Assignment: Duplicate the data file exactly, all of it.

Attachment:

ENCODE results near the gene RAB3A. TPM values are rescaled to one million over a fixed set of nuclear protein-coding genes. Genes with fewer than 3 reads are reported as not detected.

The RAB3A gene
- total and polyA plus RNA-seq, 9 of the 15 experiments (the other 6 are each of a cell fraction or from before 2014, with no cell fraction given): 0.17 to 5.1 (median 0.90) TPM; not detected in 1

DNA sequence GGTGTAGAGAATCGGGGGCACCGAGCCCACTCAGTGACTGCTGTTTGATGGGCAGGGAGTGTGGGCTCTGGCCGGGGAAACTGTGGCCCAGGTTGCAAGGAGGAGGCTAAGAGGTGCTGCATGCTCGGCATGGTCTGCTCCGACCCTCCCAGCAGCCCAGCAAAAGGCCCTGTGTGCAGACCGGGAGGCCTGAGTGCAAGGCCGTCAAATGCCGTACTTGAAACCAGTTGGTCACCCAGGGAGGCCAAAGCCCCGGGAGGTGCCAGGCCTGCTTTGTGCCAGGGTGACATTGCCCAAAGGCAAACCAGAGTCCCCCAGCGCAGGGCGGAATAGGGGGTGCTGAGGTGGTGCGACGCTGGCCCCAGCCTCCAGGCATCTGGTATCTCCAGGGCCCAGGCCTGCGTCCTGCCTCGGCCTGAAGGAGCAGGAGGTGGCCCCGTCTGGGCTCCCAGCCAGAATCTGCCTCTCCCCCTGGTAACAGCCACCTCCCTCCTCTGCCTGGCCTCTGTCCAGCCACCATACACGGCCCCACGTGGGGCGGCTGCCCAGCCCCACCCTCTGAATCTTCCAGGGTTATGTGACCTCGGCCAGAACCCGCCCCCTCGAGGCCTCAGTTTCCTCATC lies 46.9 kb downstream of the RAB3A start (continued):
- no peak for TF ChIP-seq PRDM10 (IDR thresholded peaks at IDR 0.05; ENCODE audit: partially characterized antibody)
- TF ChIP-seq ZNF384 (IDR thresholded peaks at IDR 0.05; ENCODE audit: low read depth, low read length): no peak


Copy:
ENCODE results near the gene RAB3A. TPM values are rescaled to one million over a fixed set of nuclear protein-coding genes. Genes with fewer than 3 reads are reported as not detected.

The RAB3A gene
- total and polyA plus RNA-seq, 9 of the 15 experiments (the other 6 are each of a cell fraction or from before 2014, with no cell fraction given): 0.17 to 5.1 (median 0.90) TPM; not detected in 1

DNA sequence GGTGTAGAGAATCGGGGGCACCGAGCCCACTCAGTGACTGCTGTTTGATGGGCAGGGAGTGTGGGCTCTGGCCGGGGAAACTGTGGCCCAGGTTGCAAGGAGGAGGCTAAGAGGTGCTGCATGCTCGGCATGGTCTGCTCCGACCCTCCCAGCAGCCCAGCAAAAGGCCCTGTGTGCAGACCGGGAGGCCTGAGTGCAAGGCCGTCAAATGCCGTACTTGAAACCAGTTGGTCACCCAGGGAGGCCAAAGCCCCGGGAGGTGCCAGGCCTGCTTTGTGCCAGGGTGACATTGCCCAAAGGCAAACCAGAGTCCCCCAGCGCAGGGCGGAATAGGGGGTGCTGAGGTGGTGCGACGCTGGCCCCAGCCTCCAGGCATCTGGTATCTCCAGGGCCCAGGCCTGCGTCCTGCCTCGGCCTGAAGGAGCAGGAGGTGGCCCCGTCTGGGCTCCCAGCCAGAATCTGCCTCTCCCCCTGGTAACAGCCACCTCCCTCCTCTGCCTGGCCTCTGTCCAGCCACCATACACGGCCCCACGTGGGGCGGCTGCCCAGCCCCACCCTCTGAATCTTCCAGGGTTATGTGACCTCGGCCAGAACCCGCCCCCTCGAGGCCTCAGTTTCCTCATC lies 46.9 kb downstream of the RAB3A start (continued):
- no peak for TF ChIP-seq PRDM10 (IDR thresholded peaks at IDR 0.05; ENCODE audit: partially characterized antibody)
- TF ChIP-seq ZNF384 (IDR thresholded peaks at IDR 0.05; ENCODE audit: low read depth, low read length): no peak